A new Policy Brief from The Heartland Institute shows there is no evidence of acceleration in the rise of global sea levels since the 1920s and concludes the U.N. Intergovernmental Panel on Climate Change’s (IPCC) concerns over this issue is “without merit.”
The Policy Brief, titled “Global Sea Level Rise: An Evaluation of the Data,” co-authored by Dr. Craig Idso, chairman of the Center for the Study of Carbon Dioxide and Global Change, Dr. David Legates, professor of climatology in the Department of Geography at the University of Delaware, and Dr. S. Fred Singer, is taken from a chapter of Climate Change Reconsidered II: Fossil Fuels, a report from the Nongovernmental International Panel on Climate Change (NIPCC).
According to IPCC’s Fifth Assessment Report, “it is very likely that the rate of global mean sea level rise during the 21st century will exceed the rate observed during 1971–2010 for all Representative Concentration Pathway (RCP) scenarios due to increases in ocean warming and loss of mass from glaciers and ice sheets.”
However, Idso, Legates, and Singer argue “sea-level rise is a research area that has recently come to be dominated by computer models. Whereas researchers working with datasets built from long-term coastal tide gauges typically report a slow linear rate of sea-level rise, computer modelers assume a significant anthropogenic forcing and tune their models to find or predict an acceleration of the rate of rise.”
They note local sea-level trends “vary considerably because they depend not only on the average global trend, but also on tectonic movements of adjacent land. In many places vertical land motion, either up or down, exceeds the very slow global sea-level trend. Consequently, at some locations sea level is rising much faster than the global rate, and at other locations sea level is falling.”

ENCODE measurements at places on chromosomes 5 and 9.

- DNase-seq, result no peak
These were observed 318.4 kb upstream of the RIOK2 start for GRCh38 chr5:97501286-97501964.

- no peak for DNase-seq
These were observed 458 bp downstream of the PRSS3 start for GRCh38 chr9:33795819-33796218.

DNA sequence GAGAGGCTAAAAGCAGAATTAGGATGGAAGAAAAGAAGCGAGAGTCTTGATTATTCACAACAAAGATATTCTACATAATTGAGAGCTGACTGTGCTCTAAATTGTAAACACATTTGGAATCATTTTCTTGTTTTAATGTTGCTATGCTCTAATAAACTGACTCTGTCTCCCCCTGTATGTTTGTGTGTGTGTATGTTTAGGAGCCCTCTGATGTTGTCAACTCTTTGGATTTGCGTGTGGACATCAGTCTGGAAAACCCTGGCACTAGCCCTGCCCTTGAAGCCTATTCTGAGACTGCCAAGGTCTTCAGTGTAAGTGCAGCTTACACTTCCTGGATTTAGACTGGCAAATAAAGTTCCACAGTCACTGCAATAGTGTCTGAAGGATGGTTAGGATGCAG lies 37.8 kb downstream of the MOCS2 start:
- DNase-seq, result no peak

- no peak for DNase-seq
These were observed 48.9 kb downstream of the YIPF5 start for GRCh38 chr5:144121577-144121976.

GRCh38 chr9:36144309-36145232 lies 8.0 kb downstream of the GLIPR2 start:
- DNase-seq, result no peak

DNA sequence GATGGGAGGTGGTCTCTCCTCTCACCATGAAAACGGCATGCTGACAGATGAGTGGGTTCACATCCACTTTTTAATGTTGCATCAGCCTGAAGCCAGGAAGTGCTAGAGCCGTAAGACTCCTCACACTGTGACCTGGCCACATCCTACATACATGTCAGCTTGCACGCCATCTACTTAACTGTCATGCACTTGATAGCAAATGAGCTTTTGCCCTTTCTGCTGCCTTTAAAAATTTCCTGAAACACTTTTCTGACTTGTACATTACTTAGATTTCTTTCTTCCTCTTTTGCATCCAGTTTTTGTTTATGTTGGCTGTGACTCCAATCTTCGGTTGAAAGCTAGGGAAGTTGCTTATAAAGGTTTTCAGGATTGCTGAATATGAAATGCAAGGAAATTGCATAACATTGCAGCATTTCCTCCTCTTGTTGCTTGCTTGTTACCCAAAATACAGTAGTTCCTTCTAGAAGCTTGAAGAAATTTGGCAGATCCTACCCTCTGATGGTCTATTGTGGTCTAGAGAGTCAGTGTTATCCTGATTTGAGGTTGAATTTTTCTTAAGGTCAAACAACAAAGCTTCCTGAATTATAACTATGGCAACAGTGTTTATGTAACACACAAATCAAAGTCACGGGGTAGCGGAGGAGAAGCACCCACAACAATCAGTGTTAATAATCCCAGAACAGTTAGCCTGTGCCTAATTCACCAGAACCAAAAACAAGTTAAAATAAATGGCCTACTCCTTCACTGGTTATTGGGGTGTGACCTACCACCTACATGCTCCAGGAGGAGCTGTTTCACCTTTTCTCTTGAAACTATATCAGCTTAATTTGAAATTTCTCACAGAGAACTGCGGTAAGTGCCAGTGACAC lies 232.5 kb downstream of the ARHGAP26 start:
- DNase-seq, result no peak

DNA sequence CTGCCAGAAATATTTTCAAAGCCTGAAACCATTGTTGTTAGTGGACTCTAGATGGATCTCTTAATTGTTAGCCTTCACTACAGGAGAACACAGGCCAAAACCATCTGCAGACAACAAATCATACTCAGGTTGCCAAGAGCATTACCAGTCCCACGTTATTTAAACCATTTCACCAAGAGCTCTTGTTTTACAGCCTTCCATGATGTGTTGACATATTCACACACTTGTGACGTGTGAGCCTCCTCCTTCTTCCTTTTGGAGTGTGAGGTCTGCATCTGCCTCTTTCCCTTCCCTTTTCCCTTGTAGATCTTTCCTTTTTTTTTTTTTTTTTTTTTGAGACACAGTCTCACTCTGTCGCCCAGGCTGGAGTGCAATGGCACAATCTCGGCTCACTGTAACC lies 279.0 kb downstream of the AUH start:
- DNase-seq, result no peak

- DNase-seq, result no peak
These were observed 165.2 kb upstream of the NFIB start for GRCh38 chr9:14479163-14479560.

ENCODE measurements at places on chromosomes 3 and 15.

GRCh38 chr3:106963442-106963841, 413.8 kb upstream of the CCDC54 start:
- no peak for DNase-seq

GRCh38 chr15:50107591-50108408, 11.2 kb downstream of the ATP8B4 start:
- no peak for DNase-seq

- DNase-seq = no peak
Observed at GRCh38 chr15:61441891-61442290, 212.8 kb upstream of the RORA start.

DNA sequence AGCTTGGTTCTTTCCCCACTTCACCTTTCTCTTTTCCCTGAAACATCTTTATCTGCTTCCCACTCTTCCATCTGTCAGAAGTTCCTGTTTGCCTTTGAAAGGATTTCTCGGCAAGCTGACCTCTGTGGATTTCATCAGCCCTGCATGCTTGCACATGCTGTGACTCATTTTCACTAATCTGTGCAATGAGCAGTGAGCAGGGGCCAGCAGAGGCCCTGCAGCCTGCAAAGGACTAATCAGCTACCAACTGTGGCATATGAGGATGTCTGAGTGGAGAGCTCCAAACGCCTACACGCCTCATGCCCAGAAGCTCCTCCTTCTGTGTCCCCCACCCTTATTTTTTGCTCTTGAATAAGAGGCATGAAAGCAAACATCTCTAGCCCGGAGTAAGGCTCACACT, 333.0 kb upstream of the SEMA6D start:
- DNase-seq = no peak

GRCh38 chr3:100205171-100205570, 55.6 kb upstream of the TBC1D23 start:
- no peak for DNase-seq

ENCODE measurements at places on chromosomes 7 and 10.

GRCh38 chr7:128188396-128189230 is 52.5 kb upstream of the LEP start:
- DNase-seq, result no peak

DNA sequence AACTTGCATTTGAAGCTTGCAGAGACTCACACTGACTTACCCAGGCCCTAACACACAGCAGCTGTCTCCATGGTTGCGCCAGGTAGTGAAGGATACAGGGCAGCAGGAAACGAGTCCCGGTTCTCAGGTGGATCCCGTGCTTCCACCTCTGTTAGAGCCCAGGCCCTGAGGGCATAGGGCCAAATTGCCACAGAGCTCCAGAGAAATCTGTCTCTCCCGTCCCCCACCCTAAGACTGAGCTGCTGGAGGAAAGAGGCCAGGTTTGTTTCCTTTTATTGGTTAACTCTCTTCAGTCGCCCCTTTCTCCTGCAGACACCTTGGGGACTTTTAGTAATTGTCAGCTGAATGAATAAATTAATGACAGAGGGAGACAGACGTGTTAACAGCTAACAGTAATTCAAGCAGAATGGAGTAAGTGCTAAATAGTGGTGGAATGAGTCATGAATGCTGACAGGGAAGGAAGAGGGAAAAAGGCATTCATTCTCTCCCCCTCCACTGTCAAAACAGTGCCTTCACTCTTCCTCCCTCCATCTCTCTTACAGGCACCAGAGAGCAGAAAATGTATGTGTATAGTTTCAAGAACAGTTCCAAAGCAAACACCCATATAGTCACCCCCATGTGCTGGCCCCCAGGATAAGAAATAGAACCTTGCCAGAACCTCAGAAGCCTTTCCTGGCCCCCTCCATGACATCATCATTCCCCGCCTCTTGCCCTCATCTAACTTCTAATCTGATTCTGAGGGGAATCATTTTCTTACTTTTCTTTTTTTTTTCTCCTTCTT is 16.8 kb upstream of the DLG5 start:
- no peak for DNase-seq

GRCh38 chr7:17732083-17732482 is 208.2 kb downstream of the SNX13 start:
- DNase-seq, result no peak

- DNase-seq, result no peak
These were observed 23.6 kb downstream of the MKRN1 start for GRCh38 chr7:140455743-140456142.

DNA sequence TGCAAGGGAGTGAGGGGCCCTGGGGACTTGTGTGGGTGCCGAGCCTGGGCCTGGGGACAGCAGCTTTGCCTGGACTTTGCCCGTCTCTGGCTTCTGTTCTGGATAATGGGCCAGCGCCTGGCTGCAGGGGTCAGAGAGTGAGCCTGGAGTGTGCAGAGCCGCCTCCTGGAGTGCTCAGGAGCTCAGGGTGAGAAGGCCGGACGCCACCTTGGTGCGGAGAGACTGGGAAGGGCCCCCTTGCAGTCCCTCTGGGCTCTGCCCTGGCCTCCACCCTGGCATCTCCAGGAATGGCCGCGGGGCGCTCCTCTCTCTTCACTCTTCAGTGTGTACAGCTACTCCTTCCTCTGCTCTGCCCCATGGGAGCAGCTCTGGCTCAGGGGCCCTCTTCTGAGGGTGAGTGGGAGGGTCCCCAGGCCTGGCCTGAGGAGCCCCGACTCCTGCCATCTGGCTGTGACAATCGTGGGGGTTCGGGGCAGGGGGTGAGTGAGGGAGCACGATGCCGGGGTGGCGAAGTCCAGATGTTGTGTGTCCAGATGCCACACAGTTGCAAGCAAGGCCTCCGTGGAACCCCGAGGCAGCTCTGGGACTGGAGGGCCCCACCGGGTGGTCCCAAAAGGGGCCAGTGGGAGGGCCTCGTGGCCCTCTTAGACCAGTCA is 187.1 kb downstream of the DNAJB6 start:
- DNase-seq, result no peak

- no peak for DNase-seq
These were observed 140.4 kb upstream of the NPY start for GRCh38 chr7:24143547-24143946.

For example, in Stockholm, Sweden, sea-level rise is “negative due to regional vertical land motion.” The water intrusion problems around the Chesapeake Bay in Virginia and Maryland are also not due to sea-level rise, but instead to land subsidence (the sinking of the land surface) from human activity such as groundwater depletion.
Instead of accelerated sea-level rises, the authors find “the best available data” shows “evidence is lacking for any recent changes in global sea level that lie outside natural variation.” They point out that if the negative effects of the claimed accelerated rise in sea level, such as a loss of surface area, were to be visible anywhere, it would most likely be in the small islands and coral atolls in the Pacific Ocean. However, research indicates many of these islands and atolls are actually increasing in size. Simply, they are “not being inundated by rising seas due to anthropogenic climate change.”
Fears of an accelerated rise in sea levels caused by anthropogenic climate change are misplaced and overblown. Further, this fearmongering should not be used by policymakers in coastal states and cities to advocate for policies that would seek to limit or eliminate carbon dioxide emissions.
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